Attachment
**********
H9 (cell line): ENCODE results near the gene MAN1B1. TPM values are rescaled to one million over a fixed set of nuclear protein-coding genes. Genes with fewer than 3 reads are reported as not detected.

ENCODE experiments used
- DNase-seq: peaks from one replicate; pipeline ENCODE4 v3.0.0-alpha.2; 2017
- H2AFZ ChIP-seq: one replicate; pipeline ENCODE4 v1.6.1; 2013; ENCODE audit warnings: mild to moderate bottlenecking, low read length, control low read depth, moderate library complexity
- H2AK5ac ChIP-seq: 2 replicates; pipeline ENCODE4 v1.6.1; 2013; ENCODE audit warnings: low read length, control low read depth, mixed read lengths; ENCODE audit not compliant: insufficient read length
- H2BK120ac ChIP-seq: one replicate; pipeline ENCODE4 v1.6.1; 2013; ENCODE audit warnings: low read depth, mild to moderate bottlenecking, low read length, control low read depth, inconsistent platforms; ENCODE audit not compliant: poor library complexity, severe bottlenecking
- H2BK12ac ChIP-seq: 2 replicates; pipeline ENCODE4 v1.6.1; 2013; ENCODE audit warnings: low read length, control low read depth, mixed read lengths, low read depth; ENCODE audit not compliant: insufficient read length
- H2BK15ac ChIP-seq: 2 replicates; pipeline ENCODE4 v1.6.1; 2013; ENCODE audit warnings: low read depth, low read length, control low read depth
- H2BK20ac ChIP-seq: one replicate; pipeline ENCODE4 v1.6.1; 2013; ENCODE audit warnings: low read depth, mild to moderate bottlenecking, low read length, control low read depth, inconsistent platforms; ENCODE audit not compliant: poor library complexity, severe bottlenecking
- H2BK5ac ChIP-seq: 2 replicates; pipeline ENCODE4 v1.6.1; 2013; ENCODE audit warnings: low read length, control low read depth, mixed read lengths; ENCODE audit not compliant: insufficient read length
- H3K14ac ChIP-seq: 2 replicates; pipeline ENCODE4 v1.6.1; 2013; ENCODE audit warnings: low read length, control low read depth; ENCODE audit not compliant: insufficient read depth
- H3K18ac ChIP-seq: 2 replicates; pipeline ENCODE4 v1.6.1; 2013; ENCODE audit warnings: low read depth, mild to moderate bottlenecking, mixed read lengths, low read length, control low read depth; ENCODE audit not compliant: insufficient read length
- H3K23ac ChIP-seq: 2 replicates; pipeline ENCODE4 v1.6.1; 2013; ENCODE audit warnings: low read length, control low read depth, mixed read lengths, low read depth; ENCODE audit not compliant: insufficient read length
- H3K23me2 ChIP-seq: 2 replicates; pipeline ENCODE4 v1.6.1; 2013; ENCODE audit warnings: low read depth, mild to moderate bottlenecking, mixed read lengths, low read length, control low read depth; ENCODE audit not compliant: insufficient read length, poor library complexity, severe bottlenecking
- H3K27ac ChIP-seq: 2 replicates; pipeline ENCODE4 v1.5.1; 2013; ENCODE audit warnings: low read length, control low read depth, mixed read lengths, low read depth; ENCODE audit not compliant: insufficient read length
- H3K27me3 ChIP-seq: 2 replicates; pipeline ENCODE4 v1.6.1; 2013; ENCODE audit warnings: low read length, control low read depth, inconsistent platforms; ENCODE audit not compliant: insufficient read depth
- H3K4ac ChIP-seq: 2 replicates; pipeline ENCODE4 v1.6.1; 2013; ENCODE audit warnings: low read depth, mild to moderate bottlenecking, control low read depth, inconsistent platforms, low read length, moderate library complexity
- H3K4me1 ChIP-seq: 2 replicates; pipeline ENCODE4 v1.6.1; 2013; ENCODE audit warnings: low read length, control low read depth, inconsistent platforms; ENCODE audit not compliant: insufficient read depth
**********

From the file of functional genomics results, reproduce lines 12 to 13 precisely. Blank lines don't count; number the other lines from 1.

- H3K18ac ChIP-seq: 2 replicates; pipeline ENCODE4 v1.6.1; 2013; ENCODE audit warnings: low read depth, mild to moderate bottlenecking, mixed read lengths, low read length, control low read depth; ENCODE audit not compliant: insufficient read length
- H3K23ac ChIP-seq: 2 replicates; pipeline ENCODE4 v1.6.1; 2013; ENCODE audit warnings: low read length, control low read depth, mixed read lengths, low read depth; ENCODE audit not compliant: insufficient read length